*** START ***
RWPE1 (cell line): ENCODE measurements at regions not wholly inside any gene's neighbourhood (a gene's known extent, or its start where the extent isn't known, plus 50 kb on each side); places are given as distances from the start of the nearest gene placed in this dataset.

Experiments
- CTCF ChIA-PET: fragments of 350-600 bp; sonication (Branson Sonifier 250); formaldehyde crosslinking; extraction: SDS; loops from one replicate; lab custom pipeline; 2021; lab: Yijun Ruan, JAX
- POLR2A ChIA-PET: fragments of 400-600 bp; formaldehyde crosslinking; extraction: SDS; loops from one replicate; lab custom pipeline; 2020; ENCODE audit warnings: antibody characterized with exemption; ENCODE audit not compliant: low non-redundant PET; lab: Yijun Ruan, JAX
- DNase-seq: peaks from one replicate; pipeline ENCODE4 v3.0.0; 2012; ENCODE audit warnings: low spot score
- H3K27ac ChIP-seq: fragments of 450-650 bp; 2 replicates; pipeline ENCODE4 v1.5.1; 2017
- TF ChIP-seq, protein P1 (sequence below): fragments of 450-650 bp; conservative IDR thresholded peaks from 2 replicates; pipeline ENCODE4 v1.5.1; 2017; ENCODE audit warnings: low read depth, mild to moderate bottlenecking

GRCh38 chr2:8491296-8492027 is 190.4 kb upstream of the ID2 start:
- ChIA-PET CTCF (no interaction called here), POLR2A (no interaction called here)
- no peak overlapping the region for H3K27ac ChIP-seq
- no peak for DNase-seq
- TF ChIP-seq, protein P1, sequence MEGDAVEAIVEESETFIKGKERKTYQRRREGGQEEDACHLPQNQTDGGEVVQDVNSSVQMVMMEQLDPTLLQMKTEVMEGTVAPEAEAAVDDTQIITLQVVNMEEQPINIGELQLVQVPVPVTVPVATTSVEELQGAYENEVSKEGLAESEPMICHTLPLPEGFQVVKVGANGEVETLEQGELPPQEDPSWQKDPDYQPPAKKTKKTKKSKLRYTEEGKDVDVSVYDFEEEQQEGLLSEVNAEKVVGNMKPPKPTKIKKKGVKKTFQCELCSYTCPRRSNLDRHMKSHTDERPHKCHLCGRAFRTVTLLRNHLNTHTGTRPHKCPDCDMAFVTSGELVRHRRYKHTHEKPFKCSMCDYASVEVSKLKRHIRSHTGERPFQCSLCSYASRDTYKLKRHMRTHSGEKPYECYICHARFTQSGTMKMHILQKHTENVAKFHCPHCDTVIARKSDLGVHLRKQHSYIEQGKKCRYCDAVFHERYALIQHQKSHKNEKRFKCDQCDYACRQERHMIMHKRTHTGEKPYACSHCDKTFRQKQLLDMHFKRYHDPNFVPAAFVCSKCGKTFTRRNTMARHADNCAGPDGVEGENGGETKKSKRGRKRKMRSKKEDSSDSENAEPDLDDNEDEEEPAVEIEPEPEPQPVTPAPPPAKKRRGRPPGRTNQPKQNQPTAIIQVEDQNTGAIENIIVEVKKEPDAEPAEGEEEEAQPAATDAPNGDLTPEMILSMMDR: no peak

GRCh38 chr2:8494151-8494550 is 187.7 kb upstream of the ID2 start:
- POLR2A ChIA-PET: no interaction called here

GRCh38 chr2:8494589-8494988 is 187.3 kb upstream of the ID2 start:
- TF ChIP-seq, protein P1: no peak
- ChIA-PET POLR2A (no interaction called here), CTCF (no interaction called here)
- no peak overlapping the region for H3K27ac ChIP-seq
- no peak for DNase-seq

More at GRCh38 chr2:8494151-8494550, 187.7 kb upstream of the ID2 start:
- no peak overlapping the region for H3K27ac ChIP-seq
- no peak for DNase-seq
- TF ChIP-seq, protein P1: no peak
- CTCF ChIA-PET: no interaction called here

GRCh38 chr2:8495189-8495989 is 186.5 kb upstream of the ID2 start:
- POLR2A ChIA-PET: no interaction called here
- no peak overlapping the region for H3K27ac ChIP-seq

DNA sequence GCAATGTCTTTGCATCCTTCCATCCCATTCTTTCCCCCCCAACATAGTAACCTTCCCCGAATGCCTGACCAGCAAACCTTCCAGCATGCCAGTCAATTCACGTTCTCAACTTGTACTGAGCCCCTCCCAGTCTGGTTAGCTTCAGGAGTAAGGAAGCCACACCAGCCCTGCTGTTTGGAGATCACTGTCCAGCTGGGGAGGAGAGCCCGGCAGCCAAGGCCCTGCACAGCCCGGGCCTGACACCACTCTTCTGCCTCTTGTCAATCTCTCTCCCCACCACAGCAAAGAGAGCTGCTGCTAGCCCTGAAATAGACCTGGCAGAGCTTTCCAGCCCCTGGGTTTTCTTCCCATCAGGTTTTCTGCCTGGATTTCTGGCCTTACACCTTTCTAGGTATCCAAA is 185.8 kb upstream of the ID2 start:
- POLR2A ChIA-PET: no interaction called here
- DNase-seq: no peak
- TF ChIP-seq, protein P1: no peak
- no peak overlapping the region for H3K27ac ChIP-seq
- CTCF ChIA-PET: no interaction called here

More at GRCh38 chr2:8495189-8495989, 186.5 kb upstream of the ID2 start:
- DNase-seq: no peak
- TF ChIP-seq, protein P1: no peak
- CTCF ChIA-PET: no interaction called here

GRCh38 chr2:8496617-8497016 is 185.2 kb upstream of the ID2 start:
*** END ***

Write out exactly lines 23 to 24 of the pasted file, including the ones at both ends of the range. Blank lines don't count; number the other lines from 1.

- TF ChIP-seq, protein P1: no peak
- CTCF ChIA-PET: no interaction called here